If the Waikato bid to set up this country’s third medical school fails it has at least highlighted an important issue — shortages in general practice and, in particular, rural and provincial...
Immigration is the latest touchstone on which politicians will rest their political fortunes and the debate this week turned very ugly, unbefitting of those involved.
Months of discussions, arguments, lobbying and presentations have come to nothing following the abandonment yesterday of a controversial electricity transmission pricing model.
In a ''post-truth'' world where ''facts'' and consistency seem irrelevant, the worldwide marches for science last weekend were a welcome antidote. Science and what it stands for do matter.
Early today, thousands of New Zealanders will meet at war memorials throughout the country to remember soldiers and support staff who died serving their country in far-away battlefields.
United Kingdom Prime Minister Theresa May completed an unexpected U-turn by calling a snap general election for June 8, taking the country by surprise.
One of the biggest battles brewing in New Zealand at the moment has to be that over our fresh water.
Immigration Minister Michael Woodhouse used the scenic background of Queenstown to announce a package of changes he says are better designed to better manage immigration.
New Zealand's push for more tourists is putting the spotlight on some of our greatest scenery, but not always for the right reasons.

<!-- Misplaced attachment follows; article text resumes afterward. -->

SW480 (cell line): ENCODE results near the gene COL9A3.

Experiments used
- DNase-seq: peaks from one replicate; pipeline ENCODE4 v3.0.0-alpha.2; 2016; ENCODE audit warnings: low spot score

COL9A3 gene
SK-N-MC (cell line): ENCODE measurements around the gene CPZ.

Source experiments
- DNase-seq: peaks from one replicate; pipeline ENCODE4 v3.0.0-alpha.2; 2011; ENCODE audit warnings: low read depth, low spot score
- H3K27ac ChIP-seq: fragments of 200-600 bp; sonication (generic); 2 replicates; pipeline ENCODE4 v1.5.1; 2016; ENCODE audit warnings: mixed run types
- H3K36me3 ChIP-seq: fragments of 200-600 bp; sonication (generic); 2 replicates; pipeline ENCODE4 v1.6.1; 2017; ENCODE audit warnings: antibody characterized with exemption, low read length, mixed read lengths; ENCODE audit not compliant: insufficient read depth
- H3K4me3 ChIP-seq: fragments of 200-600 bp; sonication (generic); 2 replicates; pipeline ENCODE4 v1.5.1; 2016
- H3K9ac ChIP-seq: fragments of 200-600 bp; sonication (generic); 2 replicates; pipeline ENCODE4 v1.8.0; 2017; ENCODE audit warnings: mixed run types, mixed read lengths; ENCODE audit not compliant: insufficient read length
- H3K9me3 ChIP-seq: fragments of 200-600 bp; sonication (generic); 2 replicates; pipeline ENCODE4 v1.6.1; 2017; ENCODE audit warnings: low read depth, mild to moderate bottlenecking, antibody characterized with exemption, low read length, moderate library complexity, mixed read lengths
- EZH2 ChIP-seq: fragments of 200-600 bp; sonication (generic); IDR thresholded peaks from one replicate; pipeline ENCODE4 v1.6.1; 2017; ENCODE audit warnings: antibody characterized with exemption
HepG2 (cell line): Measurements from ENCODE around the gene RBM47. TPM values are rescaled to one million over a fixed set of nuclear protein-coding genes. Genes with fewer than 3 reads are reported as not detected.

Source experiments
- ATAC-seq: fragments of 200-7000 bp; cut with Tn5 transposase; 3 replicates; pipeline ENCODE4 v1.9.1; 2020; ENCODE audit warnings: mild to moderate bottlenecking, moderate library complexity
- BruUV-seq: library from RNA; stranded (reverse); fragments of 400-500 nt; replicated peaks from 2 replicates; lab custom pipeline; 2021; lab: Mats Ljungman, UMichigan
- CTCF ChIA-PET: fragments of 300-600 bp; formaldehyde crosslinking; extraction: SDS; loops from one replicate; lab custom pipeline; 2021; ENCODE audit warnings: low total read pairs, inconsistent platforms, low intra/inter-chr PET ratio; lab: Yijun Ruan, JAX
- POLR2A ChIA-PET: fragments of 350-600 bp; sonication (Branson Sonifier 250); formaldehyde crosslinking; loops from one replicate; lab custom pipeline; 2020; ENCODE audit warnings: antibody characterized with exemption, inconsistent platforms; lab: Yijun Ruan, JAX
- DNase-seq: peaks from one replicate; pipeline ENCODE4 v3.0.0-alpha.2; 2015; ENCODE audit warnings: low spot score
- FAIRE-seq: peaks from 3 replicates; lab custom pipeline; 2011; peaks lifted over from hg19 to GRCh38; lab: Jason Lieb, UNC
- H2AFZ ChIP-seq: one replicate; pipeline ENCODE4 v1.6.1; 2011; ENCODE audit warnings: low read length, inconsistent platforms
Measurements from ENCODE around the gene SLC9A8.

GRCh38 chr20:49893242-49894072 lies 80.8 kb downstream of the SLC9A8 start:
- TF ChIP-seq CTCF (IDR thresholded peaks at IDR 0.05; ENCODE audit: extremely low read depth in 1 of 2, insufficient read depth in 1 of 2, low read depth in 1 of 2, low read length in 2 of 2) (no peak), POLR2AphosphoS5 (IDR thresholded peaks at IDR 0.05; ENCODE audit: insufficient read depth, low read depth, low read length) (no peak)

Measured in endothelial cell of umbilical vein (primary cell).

The undervalued work of a group of (predominantly) New Zealand women is about to be rewarded with a substantial and long-overdue pay cheque. It is likely to be the first of several.
Teachers play a significant role in the development of young people, some of it good, some of it bad.
As election year really starts to heat up, National and Labour are starting to talk about reviewing or changing the Reserve Bank Act, the legislation designed to keep inflation under control.
For many people Christmas and Easter are the pivots in the year these days, but it has not always been that way.
When New Zealanders ponder the standout comedians of the past 50 years two names stand out, Billy T. James and John Clarke.
It is pleasing to see what appears to be an immediate, high-powered and inclusive response to the latest development in the local affordable housing crisis.
The battle lines are well and truly drawn in the latest bid for a five-star hotel in Dunedin.
Typhoid is not commonly used in the medical vocabulary of New Zealanders but suddenly, the word, the disease has become a point of concern after an outbreak in Auckland.
The standard for any Parliamentary inquiry must remain high in New Zealand.
Such is the current image of Delta that there must be many wondering why the Dunedin City Council even owns the company.
It would once have been unthinkable: that sexual abuse survivors' advocate Louise Nicholas would be both praising police and working alongside them.